Show simple item record

dc.contributor.authorScanlon, Molly Janeen_US
dc.date.accessioned2013-05-02T08:00:23Z
dc.date.available2013-05-02T08:00:23Z
dc.date.issued2013-05-01en_US
dc.identifier.othervt_gsexam:396en_US
dc.identifier.urihttp://hdl.handle.net/10919/20370
dc.description.abstractThe field of writing studies has long inquired about how writers engage in individualized writing processes. As an extension of this inquiry, contemporary scholarship in writing studies began to study collaborative writing through the understanding of writing as a social act. Our understanding of writing processes and collaborative writing has expanded through studies of writing as it occurs in the academy, the workplace, and extracurricular settings. Still, to a large extent, inquiries about writing processes and collaborative writing activity centered on alphabetic texts and focused on writers. Rarely do studies engage"in addition to writers"artists and designers as authors in the collaborative writing process. Composing, as understood by scholars and teachers of writing, is changing due to technological shifts in media and yet, as a field, we have failed to question multimodal composing as an individual or collaborative process.
    To extend previous writing studies scholarship, this dissertation engages qualitative case study methodology to explore three unique multimodal collaborations of comics authors. As a visual rhetoric scholar with a personal focus on teaching students about composing in all media, I am drawn to asking questions about how arguments are composed using multimodal means. My personal and scholarly interest in comics led to inquiries about how comics are composed and initial research found that comics are often composed in collaboration, with writers and artists who with them carry multiple and varying literacies (alphabetic text, visual, spatial, etc.). Comics provide a rich subject of study to address this inquiry because of their inherently multimodal nature as a medium that incorporates both word and picture in diverse combinations and for a variety of rhetorical purposes. For this study, I have chosen to focus on comics texts that differ in terms of subject matter, genre, and collaborative makeup in order to examine multimodal collaborations and create distinct cases. Through three cases of multimodal collaboration"Understanding Rhetoric, the Cheo comics, and Brotherman: Dictator of Discipline"this study argues for a further complication of our field\'s understanding of writing processes and collaborative composing.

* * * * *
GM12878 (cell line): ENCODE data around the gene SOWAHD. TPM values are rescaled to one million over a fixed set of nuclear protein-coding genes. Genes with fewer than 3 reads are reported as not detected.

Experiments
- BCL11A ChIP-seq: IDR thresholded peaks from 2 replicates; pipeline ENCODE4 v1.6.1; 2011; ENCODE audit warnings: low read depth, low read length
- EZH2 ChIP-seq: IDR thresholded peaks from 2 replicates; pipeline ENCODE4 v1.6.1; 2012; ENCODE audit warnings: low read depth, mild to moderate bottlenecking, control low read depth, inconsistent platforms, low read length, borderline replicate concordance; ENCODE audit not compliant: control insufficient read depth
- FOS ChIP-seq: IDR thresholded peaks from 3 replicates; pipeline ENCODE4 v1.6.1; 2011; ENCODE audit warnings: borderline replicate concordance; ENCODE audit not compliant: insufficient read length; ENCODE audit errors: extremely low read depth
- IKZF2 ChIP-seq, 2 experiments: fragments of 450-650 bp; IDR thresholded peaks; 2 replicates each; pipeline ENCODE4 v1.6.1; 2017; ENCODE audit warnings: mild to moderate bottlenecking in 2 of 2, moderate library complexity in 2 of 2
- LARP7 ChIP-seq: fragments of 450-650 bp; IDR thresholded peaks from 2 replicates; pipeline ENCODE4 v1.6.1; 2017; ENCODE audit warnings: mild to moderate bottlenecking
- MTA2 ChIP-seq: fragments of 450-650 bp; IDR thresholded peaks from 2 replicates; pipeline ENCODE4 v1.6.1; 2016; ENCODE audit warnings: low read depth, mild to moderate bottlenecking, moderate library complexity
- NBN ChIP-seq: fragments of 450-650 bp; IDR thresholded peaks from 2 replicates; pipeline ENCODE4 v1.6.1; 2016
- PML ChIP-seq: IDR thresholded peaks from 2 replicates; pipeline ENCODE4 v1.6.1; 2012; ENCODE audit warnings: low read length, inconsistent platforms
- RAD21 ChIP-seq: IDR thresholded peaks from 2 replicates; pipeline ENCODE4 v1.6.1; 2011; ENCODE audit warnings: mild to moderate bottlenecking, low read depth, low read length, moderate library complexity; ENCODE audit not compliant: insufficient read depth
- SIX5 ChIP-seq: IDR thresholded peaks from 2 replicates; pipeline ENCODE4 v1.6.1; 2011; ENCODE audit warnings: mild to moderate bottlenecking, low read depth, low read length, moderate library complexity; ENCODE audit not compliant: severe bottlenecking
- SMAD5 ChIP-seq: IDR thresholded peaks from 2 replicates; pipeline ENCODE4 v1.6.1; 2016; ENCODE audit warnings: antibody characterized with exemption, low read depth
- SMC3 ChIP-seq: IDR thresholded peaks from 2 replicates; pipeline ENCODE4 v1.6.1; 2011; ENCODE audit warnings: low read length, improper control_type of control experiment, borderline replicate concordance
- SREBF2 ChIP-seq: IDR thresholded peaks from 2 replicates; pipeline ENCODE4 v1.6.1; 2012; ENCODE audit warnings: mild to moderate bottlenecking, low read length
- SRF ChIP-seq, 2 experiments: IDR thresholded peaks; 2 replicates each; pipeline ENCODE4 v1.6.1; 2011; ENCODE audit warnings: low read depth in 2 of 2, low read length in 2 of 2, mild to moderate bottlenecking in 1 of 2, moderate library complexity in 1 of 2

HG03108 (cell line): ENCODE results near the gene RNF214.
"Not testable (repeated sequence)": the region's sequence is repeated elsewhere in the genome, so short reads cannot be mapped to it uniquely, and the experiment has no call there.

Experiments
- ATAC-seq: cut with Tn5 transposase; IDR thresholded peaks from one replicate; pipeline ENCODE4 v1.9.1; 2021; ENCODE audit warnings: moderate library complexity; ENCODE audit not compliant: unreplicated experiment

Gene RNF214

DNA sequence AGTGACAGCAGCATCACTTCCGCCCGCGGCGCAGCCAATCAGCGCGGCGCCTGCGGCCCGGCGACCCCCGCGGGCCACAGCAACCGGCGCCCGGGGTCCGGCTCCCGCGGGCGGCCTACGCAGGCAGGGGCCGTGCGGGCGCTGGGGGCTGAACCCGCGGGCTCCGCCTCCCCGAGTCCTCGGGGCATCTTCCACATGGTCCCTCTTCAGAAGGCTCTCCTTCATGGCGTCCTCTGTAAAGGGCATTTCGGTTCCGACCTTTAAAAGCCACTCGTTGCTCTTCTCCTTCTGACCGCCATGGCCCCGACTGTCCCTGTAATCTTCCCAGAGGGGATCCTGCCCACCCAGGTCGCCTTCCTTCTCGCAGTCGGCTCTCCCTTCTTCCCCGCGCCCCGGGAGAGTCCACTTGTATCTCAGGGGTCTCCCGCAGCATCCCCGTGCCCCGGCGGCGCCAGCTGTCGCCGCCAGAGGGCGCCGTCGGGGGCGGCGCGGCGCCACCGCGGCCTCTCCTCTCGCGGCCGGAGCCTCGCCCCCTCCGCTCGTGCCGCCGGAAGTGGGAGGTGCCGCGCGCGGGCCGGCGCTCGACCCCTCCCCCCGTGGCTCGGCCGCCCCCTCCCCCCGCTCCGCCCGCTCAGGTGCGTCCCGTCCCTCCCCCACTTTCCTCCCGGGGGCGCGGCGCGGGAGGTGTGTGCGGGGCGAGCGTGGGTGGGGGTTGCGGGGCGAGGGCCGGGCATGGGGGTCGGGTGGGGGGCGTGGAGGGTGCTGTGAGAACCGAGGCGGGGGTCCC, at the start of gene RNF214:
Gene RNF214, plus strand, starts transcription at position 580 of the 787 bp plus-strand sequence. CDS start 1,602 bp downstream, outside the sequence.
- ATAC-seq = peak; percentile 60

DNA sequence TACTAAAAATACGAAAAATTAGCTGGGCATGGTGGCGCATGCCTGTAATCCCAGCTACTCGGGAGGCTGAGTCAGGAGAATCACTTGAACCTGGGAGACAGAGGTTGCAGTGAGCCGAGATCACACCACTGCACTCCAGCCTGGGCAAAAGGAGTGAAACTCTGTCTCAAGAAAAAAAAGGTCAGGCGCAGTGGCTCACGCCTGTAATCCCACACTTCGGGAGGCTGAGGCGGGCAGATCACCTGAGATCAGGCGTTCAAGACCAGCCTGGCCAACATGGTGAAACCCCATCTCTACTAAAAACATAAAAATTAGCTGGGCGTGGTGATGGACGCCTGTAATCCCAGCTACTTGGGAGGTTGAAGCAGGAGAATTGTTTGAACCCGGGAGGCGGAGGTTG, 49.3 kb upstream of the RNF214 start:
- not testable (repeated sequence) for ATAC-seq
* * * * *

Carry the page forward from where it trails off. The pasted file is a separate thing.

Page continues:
en_US
dc.format.mediumETDen_US
dc.publisherVirginia Techen_US
dc.rightsThis Item is protected by copyright and/or related rights. Some uses of this Item may be deemed fair and permitted by law even without permission from the rights holder(s), or the rights holder(s) may have licensed the work for use under certain conditions. For other uses you need to obtain permission from the rights holder(s).en_US
dc.subjectrhetoricen_US
dc.subjectcollaborative writingen_US
dc.subjectwriting processen_US
dc.subjectmultimodalen_US
dc.subjectcomicsen_US
dc.titleMultimodal Composition and the Rhetoric of Comics: A Study of Comics Teams in Collaborationen_US
dc.typeDissertationen_US
dc.contributor.departmentEnglishen_US
dc.description.degreePh. D.en_US
thesis.degree.namePh. D.en_US
thesis.degree.leveldoctoralen_US
thesis.degree.grantorVirginia Polytechnic Institute and State Universityen_US
thesis.degree.disciplineRhetoric and Writingen_US
dc.contributor.committeechairGeorge, Diana L.en_US
dc.contributor.committeememberVollmer, James M.en_US
dc.contributor.committeememberPowell, Katrina M.en_US
dc.contributor.committeememberPender, Kelly Elizabethen_US


Files in this item

Thumbnail
Thumbnail

This item appears in the following Collection(s)

Show simple item record